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Singapore Airlines Fleet & Storage Report: June 2020

Parked Aircraft (SS)

This month Singapore Airlines began to ramp up its passenger flying programme for the first time since early April 2020, while at the same time continuing to increase its cargo-only operations using passenger aircraft, necessitating reactivation of a number of Airbus A350s.

Despite the increased activity, the airline seems to be reducing its use of the less efficient Boeing 777-300 and Boeing 777-300ER aircraft types, though all 15 of its Boeing 787-10s remain in regular operation.

Overall, less than half the fleet remains flying, with the airline keeping 61 Airbus A350s, Boeing 777-300 / -300ERs and Boeing 787-10s active over the last few weeks. Five SIA aircraft types remain firmly out of service, including all Airbus A330s and Airbus A380s.

Headline numbers

Here are the Singapore Airlines passenger fleet totals at 20th June 2020.

CAAS Database: 130
For disposal: -3
In Service: 127
In maintenance / stored: -66
Active: 61

The official registered aircraft data in combination with analysis of actual flight movements over the last few weeks allows us to determine the actual ‘in service’ fleet (available to the airline) of 127 planes at 20th June 2020, 61 of which are currently active.

Click here to see the official CAAS list of registered aircraft in Singapore at 31st May 2020.

Singapore Airlines Fleet at 20th June 2020

This table shows the Singapore Airlines fleet including how many of each aircraft type are legally registered (‘Registered’), available to the airline (‘In Service’) and currently operating revenue passenger or cargo flights (‘Active’).

Type
Registered In Service Active
A330-300
!A330v3.png(full details)
9
8 0
A350-900
!A359.png(full details)
26 26 21
A350-900 Regional
!A359.png(full details)
15
15 12
A350-900 ULR
!A359.png(full details)
7 7 0
A380-800 v1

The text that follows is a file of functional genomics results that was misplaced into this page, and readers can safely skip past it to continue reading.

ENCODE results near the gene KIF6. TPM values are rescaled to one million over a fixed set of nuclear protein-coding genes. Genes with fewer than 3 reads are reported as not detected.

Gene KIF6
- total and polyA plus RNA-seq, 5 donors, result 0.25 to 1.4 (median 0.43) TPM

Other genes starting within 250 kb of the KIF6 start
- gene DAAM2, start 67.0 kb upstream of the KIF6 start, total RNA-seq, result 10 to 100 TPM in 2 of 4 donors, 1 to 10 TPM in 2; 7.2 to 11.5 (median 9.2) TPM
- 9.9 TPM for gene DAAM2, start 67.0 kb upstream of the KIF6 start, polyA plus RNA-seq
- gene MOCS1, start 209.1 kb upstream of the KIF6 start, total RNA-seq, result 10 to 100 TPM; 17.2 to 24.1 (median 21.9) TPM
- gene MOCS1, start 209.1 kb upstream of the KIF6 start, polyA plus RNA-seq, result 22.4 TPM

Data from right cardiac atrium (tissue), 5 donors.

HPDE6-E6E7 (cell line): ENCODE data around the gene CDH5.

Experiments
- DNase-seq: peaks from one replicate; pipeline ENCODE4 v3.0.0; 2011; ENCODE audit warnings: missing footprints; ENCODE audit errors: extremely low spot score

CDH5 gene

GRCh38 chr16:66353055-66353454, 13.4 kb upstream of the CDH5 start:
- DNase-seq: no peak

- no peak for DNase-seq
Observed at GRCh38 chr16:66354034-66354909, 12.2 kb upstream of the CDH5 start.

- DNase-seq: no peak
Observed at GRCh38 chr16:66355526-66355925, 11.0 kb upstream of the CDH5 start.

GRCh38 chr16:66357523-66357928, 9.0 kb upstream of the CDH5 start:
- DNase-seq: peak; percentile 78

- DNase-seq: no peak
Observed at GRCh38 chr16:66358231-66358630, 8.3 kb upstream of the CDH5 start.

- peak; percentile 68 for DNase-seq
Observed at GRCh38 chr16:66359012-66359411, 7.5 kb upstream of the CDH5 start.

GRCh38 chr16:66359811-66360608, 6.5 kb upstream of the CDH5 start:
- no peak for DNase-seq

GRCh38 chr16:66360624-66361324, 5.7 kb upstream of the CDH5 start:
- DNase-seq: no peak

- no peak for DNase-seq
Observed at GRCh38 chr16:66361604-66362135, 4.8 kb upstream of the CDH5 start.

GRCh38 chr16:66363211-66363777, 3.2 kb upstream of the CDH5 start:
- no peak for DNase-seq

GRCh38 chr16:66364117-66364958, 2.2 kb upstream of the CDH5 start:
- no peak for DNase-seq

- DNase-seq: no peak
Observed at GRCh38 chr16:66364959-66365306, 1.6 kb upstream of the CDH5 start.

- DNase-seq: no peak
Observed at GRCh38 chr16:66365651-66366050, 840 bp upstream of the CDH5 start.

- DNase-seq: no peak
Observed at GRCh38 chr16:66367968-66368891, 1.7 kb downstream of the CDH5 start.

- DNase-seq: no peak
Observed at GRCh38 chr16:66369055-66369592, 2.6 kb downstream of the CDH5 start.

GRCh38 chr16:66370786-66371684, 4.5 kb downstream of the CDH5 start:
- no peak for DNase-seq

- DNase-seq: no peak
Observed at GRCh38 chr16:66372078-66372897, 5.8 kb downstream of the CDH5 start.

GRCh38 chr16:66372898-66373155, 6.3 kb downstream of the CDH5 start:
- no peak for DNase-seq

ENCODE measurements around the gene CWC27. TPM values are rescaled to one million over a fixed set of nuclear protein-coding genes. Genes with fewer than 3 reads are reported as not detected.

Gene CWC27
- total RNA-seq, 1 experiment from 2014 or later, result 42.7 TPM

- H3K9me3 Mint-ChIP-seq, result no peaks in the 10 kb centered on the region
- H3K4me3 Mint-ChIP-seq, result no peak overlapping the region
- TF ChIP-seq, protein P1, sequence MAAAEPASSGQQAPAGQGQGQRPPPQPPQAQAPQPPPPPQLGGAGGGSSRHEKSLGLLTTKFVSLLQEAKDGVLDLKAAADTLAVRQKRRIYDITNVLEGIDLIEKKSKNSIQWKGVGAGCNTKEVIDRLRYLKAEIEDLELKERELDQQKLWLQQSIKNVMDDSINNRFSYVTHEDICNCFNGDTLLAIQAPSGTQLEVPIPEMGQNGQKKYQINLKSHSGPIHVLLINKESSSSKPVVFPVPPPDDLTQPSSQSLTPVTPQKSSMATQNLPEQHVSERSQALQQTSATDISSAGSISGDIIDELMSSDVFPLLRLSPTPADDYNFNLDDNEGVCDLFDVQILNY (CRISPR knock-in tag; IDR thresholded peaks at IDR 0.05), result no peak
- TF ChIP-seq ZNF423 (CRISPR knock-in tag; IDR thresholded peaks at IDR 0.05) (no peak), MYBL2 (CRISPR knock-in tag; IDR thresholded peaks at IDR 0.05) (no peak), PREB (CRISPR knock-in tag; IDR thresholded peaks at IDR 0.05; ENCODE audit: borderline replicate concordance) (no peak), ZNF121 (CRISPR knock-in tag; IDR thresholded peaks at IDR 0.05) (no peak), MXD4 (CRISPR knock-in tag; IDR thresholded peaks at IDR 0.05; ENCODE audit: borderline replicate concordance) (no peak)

!A388.png(full details)
6 6 0
A380-800 v2
!A388.png(full details)
6 6 0
A380-800 v3
!A388.png(full details)
7 7 0
777-200
!B772.png(full details)
3 1 0
777-200ER
!B772.png(full details)
4 4 0
777-300
!B773.png(full details)
5 5 2
777-300ER
!B773.png(full details)
27 27 11
787-10
!B78X.png(full details)
15 15 15
Total 130 127 61

Correct at 20th June 2020.

Only five aircraft types remain in service with the airline, as shown in the table below outlining the number in use at each of our monthly ‘snapshots’.

SIA fleet activity timeline
Aircraft Apr 2020 May 2020 Jun 2020
Airbus A350 16 14 21
Airbus A350 Regional 10 9 12
Boeing 777-300 4 3 2
Boeing 777-300ER 18 18 11
Boeing 787-10 15 15 15

All 15 Boeing 787-10s are in consistent use, with Airbus A350s ramping up in June 2020, while the use of Boeing 777-300s and -300ERs is being progressively reduced.

Five aircraft types in the Singapore Airlines fleet remain in storage this month and are not currently being flown at all, which has been the case since early April 2020:

  • Airbus A330
  • Airbus A350 ULR
  • Airbus A380
  • Boeing 777-200
  • Boeing 777-200ER

Here are the differences between the registered and in service fleet totals in the table above:

No longer in service (but still legally registered)

  • A330-300 9V-SSB has already stopped flying for return to lessor. Onward operator is HiFly Malta (with registration 9H-HFF), though it currently remains registered to SIA. Following a test flight on 8th May 2020, the aircraft was flown to Frankfurt on 5th June 2020 as SQ8893, still carrying its Singapore registration.
  • 777-200 9V-SQJ has already stopped flying for disposal.
  • 777-200 9V-SRM has already stopped flying for disposal. Following two test flights on 23rd April 2020 and 12th May 2020, the aircraft was flown to Phoenix Goodyear Airport as N777BC, for storage.

Flight tests

Singapore Airlines has conducted at least six test flights on its (previously stored) Airbus A350s this month, before returning them to passenger and cargo service.

This is presumably a requirement because the aircraft in question had been disused or in storage for an extended period.

A350 Test Flights
Aircraft Ground Time Test Flight Return to Service
9V-SMC 75 days 10 Jun 2020 12 Jun 2020
to KUL
9V-SMF 83 days 16 Jun 2020 17 Jun 2020
to AKL
9V-SMI 71 days 13 Jun 2020 14 Jun 2020
to BLR
9V-SHB 82 days 11 Jun 2020 12 Jun 2020
to MEL
9V-SHC 84 days 12 Jun 2020 15 Jun 2020
to MEL
9V-SHH 82 days 12 Jun 2020 17 Jun 2020
to ICN
A350R Parked (Adelaide Airport)
Airbus A350 Regional 9V-SHB is back in service this month, but only after a one-hour test flight to make sure it was still in ‘top shape’. (Photo: Adelaide Airport)